Spotlight on Executive-in-Residence: Roland Staal
The New Jersey Economic Development Authority (EDA) recently unveiled its second group of Executive-in-Residence (EIR) appointees. These highly-skilled life sciences professionals will mentor and advise emerging companies at EDA’s Commercialization Center for Innovative Technologies (CCIT) in North Brunswick. The EIR program was created in collaboration with BioNJ.
Over the next few weeks, @NJEDATech will continue to delve into the back-stories of these EIRs; next up, Roland Staal, of Metuchen.
Roland Staal (EIR – Strategic and Product Planning) is a scientist with a passion for drug discovery. He particularly enjoys understanding how drugs work and identifying new targets and strategies for developing desperately-needed therapeutics.
Staal graduated with a Bachelor of Science degree from Rutgers University and a PhD in Pharmacology from Rutgers University – UMDNJ – Robert Wood Johnson Medical School. His academic career at Rutgers-UMDNJ, as well as the time he spent at Columbia University as a post-doctoral fellow and then as an associate research scientist, focused on investigating various molecular mechanisms that contribute to Parkinson’s disease.
Staal subsequently joined Wyeth Research (now part of Pfizer) where he worked on drug discovery projects for Parkinson’s disease and Alzheimer’s disease. Most recently, Staal served as a principal scientist for Lundbeck Research, a mid-sized pharmaceutical company that conducts brain disease research. At Lundbeck, Staal was instrumental in the creation of the neuroinflammation department, tasked with developing treatments for chronic pain.
During his time in the industry, Staal served as the biology team leader and project leader for various pre-clinical drug discovery projects for indications including Parkinson’s disease, Alzheimer’s disease as well as neuropathic pain. He assisted in evaluating in-licensing opportunities and coordinated collaborations with internal departments, academic labs, and contract research organizations. Staal’s comprehensive knowledge of the pharmaceutical industry, licensing opportunities and experience managing projects position him as an ideal mentor to many of the CCIT tenants currently developing and commercializing lifesaving therapies.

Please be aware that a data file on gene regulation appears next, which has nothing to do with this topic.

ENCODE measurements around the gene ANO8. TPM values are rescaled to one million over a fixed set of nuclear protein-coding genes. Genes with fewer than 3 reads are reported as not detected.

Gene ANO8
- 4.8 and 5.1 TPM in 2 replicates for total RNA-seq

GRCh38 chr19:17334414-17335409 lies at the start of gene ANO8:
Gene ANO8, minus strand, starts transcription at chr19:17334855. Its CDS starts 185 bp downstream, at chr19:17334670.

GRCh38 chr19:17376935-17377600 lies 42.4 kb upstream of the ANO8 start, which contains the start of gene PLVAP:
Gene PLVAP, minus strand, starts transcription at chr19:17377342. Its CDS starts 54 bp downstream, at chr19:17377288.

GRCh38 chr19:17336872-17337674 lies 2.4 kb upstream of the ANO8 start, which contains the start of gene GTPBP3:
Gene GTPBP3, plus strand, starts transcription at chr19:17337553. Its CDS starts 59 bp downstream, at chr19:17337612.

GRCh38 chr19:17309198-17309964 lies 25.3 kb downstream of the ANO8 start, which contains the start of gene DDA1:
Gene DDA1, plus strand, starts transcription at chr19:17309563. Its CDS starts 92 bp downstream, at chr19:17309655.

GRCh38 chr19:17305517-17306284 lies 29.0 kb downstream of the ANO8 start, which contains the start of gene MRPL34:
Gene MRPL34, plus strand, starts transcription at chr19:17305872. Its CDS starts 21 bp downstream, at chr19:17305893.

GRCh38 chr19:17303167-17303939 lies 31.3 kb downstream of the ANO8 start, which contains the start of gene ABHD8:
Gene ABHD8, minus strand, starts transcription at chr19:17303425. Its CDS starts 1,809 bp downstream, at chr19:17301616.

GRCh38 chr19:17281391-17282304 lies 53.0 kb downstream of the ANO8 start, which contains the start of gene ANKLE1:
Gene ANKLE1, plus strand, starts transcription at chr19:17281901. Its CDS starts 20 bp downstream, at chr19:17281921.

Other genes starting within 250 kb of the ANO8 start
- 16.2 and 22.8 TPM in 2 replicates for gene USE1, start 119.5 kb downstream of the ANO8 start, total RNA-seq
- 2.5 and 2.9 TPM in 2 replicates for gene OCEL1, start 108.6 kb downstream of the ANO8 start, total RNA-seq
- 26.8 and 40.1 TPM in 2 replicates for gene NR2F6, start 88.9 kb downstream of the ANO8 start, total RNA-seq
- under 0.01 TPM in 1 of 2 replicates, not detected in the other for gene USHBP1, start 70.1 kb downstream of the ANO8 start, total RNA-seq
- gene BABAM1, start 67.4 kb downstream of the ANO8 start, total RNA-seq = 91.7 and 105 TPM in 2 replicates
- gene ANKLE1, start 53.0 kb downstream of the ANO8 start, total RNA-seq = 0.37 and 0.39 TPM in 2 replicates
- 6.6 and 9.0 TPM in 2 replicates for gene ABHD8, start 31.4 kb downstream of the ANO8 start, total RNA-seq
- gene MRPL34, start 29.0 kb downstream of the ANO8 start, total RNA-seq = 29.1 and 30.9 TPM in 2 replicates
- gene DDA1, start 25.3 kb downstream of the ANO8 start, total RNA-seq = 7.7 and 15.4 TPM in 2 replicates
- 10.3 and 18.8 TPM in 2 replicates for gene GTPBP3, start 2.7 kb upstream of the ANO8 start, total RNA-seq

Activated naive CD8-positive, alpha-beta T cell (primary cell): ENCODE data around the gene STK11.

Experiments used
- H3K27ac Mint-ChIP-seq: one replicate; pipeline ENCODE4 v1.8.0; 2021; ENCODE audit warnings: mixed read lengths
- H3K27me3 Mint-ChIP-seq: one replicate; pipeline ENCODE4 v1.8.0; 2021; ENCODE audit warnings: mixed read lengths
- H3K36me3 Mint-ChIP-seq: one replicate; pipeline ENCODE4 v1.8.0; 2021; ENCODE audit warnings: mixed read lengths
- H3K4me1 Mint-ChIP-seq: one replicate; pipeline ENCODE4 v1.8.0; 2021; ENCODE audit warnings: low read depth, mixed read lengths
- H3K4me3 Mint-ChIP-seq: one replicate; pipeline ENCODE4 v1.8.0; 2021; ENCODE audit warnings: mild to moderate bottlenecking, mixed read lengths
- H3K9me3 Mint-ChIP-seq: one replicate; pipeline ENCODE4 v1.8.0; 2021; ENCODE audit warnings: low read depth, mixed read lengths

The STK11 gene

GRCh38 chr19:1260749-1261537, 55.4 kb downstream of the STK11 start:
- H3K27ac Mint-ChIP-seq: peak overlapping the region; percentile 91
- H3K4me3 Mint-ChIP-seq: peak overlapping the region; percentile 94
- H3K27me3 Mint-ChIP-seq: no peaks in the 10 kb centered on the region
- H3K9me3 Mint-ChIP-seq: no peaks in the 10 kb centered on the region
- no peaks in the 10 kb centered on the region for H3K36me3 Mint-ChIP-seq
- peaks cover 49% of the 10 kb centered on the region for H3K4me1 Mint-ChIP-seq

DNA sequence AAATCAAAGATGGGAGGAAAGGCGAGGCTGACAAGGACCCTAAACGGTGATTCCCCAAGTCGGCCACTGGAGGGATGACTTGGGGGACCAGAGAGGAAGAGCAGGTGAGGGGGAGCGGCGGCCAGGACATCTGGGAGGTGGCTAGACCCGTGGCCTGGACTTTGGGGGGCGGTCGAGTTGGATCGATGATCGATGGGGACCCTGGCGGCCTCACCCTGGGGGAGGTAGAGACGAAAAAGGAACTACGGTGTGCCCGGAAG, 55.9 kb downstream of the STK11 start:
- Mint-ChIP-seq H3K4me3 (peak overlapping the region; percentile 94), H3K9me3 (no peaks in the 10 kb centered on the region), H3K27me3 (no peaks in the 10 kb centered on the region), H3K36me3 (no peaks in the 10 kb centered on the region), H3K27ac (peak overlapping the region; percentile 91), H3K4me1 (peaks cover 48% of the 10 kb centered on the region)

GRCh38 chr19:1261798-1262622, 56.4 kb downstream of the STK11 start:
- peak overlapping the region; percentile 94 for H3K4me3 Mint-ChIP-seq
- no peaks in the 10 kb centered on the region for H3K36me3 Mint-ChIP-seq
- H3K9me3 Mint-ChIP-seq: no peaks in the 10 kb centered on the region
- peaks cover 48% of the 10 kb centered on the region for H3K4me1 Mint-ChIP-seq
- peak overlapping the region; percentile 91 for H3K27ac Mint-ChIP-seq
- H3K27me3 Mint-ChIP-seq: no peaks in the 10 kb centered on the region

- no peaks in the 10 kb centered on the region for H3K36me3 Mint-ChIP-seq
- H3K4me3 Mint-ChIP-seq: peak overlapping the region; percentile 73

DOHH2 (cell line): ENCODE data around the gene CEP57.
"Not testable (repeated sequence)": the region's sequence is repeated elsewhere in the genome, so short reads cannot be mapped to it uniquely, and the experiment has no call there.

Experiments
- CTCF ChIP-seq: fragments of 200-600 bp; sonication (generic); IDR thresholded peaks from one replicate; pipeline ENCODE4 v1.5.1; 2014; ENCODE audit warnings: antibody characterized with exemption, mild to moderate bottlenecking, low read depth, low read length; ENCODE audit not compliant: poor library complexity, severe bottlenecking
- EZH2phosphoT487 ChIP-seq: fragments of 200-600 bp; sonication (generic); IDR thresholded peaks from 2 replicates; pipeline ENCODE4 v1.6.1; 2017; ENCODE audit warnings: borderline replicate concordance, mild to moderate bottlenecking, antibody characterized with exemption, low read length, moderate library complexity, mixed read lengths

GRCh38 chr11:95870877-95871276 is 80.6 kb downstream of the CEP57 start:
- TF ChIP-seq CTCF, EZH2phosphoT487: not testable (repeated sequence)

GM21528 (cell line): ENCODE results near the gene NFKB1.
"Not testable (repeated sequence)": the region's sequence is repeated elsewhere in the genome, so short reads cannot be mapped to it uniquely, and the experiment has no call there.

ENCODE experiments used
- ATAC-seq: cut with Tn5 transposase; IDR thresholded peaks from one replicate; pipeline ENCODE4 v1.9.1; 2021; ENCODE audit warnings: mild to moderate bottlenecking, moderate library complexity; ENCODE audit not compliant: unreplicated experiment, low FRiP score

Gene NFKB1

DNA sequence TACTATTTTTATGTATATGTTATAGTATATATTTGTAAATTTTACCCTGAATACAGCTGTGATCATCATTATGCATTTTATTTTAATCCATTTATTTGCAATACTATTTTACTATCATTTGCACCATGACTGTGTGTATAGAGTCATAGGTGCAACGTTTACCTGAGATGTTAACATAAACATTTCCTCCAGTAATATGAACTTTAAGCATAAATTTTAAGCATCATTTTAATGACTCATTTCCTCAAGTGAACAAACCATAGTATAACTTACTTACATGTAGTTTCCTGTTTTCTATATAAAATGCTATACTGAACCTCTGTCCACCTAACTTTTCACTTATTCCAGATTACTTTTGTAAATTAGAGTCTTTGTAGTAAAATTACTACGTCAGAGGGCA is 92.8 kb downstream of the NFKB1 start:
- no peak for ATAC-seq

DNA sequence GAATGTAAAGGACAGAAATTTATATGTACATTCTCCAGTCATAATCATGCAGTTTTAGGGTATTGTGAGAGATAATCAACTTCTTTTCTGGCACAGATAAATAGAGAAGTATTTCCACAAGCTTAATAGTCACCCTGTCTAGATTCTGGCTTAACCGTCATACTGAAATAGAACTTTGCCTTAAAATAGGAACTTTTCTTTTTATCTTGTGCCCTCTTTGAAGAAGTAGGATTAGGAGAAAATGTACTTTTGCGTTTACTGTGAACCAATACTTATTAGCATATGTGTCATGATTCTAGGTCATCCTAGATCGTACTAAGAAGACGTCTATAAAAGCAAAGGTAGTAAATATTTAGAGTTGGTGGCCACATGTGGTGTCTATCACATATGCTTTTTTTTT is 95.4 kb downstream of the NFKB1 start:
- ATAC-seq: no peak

@NJEDATech asked Staal about the Executive-in-Residence Program and his plans for the future:
Why did you choose to apply to the Executive-in-Residence Program?
I initially heard about the CCIT and the EIR program from Vicky Gaddy at BioNJ and was immediately intrigued by the opportunity to mentor/advise nascent start-up companies. I have always been curious to learn about new and innovative technologies and ideas, and am always been eager to take on new challenges. Furthermore, I have always enjoyed mentoring interns and sharing knowledge with collaborators. Thus, this seemed to be a great opportunity to learn about some of the exciting start-up companies in NJ as well as share some of my experience regarding project strategy and planning.
What do you hope to get out of this Executive-in-Residence Program?
Networking was often mentioned as one of the benefits of the EIR program and this was important to me, as I wanted to steer my career in a different direction while remaining in NJ. I also want to learn more about some of the State’s novel technologies and start-up companies. During the time that I have been at CCIT, I have met a number of very interesting people: from EDA staff, to fellow EIRs, tenant companies and CCIT advisory board members. Through these people, I have made many connections to organizations and people with common interests working on very different and exciting projects.
What’s the best piece of advice you’ve heard over the years that you hope to impart on these emerging life sciences companies?
Do what you love, delegate the rest! The person who gave me this advice was joking, but at the same time completely earnest. In various points of our careers and life, we have to do what needs to be done, even if that means going out of our comfort zone. One has to be flexible, and always willing to learn. This is especially true for new projects and start-up companies. However, once you gain momentum and grow as a start up, group or organization — delegate. Especially delegate the tasks that drain your productivity and slow down your momentum. It is still important to know how to do a given task, to understand how it fits in with your goal, but if someone else can do it better or more efficiently, delegate. This frees up your time to do what you are best at or what you are passionate about.
What is the next challenge you want to undertake in your career?
The next challenge I am looking to undertake is to build on my preclinical drug discovery experience by learning more about clinical trials. I am very interested in translational medicine and clinical trials in order to gain experience in the entire drug discovery process, from the initial concept through United States Food and Drug Administration approval and post marketing surveillance. Alternatively, I would also be very interested in working with others to start a new biotech company or joining a start-up company to learn the business of bringing technologies or novel therapeutics to the market.
More information about EIR program, including eligibility, can be found at www.njeda.com/EIR.